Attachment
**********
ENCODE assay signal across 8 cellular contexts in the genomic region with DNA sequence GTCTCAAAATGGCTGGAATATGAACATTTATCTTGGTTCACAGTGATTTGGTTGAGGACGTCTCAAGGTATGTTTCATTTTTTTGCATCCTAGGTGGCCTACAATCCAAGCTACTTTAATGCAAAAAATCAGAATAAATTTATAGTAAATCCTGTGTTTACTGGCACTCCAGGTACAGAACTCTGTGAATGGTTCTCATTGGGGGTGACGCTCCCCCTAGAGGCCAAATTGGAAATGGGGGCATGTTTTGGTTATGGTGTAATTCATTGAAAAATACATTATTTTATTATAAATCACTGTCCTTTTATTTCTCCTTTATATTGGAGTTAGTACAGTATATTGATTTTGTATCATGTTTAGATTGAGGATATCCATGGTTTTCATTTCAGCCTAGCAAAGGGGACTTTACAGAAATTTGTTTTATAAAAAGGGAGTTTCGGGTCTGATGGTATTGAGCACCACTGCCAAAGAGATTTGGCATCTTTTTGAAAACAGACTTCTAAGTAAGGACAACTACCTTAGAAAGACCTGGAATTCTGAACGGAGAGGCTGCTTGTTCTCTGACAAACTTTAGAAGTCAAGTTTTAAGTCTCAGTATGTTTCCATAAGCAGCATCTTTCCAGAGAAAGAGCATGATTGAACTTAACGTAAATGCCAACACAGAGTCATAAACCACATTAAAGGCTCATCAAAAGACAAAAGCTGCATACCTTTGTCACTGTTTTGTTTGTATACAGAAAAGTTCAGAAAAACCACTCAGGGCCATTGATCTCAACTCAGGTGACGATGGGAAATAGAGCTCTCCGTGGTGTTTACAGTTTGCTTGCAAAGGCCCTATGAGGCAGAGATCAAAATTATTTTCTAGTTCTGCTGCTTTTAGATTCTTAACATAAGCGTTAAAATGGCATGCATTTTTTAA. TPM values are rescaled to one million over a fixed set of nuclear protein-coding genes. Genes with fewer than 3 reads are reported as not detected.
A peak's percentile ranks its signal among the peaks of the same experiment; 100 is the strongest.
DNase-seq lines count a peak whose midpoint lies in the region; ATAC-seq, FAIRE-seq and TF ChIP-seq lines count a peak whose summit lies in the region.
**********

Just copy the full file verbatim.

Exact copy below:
ENCODE assay signal across 8 cellular contexts in the genomic region with DNA sequence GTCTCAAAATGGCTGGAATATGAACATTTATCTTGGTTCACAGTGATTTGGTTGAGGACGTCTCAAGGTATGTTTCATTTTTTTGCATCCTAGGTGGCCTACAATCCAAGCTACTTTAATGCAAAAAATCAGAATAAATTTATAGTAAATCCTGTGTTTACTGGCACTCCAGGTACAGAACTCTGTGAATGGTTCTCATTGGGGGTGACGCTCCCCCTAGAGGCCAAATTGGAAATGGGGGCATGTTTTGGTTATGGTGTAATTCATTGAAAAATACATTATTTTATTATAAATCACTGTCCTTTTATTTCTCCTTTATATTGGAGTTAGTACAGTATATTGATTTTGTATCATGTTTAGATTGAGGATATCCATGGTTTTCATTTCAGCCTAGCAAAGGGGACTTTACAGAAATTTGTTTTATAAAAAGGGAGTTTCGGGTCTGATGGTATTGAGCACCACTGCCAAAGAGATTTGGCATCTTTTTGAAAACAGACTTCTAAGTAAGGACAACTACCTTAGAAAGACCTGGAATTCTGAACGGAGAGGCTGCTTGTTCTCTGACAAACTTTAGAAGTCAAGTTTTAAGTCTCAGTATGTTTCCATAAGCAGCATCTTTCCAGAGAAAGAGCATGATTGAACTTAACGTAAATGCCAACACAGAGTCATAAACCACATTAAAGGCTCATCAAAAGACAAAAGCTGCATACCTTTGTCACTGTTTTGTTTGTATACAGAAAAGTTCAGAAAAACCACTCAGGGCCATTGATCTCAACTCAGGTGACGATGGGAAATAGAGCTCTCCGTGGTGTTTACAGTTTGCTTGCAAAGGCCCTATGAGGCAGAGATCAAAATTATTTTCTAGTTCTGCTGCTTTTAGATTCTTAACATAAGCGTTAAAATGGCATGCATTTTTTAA. TPM values are rescaled to one million over a fixed set of nuclear protein-coding genes. Genes with fewer than 3 reads are reported as not detected.
A peak's percentile ranks its signal among the peaks of the same experiment; 100 is the strongest.
DNase-seq lines count a peak whose midpoint lies in the region; ATAC-seq, FAIRE-seq and TF ChIP-seq lines count a peak whose summit lies in the region.